On the other hand, you've got the idea of appealing a decision, to rollback that mask mandate that's happening in public transportation.

How do you reconcile the two? Can you?

DAVID SANGER, CNN POLITICAL AND NATIONAL SECURITY ANALYST: You really can't, Laura. Thanks for having me on.

So, what we've learned, is that the President, of course, had set a date, a while ago, on May 23, to lift the Title 42 elements, of this. Now, what that means is, this is a health mandate, as you indicated, not an immigration mandate.

And so, under Title 42, if you came over the land border, from Mexico, or from Canada, you would not be allowed to go through the usual asylum process. You would be turned back right away.

This is a technique that was adopted by the Trump administration, at first, rejected by the courts, you may recall, before COVID, as just another way, to try to limit immigration. And then, during COVID, it was allowed.

And so, the big question was, what would President Biden do with it? He stuck with it, for what will essentially be a year and a half, but was then going to ditch it, in May. Now, there's some suggestion they may try to extend that, and keep Title 42, in place.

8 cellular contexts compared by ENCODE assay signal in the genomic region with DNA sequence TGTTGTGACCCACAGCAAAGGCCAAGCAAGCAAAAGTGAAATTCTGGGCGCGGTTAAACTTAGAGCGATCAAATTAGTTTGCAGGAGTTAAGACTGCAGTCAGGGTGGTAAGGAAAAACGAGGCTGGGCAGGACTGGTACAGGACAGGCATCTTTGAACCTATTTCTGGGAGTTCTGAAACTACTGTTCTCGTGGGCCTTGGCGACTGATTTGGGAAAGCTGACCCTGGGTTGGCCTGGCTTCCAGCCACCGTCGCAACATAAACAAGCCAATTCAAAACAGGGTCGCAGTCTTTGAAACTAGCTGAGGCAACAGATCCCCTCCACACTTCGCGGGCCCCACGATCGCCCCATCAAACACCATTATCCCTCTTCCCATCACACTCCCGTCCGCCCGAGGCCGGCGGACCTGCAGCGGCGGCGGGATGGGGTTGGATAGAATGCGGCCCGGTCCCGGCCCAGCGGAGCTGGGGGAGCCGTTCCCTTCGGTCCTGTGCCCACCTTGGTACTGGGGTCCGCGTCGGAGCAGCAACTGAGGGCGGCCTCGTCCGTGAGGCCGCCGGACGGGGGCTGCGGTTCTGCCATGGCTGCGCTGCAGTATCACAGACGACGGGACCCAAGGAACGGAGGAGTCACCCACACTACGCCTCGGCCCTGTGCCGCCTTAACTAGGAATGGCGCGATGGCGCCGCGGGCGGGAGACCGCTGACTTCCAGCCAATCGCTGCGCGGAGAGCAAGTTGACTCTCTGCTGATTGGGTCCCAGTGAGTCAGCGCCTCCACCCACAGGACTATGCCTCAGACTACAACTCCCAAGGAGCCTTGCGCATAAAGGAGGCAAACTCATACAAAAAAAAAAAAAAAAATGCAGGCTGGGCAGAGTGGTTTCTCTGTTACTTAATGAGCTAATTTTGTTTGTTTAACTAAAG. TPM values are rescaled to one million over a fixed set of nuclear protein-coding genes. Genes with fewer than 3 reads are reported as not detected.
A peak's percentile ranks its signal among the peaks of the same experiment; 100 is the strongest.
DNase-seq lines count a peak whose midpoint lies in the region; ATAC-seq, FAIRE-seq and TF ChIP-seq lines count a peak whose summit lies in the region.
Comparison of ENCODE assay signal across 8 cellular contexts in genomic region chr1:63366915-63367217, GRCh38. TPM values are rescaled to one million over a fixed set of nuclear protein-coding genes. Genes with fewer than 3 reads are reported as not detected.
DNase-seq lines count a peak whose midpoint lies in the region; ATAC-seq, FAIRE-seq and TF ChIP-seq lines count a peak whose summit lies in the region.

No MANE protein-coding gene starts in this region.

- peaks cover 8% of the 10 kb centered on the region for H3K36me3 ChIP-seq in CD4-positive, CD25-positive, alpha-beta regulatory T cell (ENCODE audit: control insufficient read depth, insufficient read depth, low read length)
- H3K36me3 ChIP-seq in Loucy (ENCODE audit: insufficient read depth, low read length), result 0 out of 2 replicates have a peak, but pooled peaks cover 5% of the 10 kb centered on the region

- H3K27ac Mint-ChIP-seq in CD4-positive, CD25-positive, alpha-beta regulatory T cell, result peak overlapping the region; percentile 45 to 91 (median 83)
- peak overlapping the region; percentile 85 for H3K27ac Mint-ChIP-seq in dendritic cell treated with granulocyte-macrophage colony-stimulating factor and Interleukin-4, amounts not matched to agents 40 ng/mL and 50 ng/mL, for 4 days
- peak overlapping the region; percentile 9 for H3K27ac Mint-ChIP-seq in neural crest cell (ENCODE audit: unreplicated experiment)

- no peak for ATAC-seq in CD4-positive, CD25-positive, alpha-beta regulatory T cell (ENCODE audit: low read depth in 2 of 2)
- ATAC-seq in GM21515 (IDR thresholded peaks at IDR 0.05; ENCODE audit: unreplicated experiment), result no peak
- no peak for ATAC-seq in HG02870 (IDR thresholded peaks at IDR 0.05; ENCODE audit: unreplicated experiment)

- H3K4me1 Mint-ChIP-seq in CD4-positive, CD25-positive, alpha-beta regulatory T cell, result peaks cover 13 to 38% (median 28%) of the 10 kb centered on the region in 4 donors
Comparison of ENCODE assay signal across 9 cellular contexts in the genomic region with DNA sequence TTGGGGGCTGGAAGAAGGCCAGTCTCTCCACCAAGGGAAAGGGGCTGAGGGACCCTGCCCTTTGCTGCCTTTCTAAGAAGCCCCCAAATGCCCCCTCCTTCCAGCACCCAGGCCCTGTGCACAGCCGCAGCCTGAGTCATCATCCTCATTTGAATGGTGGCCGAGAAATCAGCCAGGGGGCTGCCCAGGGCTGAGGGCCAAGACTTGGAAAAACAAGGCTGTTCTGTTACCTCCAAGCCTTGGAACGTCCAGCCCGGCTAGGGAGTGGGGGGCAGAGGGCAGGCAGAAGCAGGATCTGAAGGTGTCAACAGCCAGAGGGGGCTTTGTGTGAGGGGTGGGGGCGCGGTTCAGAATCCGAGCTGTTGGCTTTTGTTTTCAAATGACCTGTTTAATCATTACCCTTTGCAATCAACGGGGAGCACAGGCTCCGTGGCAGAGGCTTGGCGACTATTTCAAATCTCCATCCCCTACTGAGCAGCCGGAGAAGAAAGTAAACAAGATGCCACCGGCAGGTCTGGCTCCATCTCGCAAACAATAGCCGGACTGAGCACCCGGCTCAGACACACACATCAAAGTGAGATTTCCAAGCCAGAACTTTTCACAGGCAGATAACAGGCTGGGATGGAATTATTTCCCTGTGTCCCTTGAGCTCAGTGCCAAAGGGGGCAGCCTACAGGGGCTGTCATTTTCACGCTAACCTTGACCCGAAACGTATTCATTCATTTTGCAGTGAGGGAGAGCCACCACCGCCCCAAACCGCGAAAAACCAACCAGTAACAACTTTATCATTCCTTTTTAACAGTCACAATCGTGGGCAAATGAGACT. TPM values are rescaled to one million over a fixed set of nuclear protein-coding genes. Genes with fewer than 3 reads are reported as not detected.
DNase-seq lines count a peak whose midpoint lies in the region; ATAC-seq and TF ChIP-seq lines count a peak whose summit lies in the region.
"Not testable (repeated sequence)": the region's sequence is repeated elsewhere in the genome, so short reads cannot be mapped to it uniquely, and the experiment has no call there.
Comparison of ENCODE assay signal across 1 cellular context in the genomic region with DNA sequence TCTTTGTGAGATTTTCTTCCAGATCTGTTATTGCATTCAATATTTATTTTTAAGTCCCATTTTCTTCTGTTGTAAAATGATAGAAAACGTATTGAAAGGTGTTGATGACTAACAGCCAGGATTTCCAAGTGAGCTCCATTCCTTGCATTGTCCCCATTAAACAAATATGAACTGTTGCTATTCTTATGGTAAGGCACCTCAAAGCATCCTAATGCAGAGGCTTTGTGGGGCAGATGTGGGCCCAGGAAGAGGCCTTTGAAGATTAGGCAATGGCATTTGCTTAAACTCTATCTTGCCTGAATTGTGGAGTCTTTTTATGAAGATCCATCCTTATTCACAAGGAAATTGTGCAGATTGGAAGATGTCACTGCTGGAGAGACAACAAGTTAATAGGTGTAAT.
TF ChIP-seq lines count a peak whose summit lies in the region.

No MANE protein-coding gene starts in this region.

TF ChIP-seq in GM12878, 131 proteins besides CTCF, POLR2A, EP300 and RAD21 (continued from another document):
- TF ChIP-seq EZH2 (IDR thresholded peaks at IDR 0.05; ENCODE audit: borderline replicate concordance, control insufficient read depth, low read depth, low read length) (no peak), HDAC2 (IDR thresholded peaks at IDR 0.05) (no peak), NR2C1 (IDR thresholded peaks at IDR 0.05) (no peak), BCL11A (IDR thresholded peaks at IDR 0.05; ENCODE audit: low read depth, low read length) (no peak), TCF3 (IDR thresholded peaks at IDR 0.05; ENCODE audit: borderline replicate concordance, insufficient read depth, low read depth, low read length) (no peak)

And, as you say, the crazy part about this is if the mask mandate is being lifted, at that time, you're essentially saying that the pandemic is over, as a health emergency, for air travelers, but not for people, coming over the border.

COATES: Well, what's interesting, too about this, David - and you point out this notion. And again, these are members of his own party, who were talking about this very issue.

It's not as if the announcement of Title 42 meant that no one tried to come to the border. So, the lifting of Title 42, obviously, is going to provide, for an influx, of migrants, who are hoping to come to the United States of America.

Is there a plan in place that you have seen sufficient, such that the Administration, that they really can't claim to be blindsided, by the influx, when it comes and it most likely will come? Is there a political consideration about how to deal with this?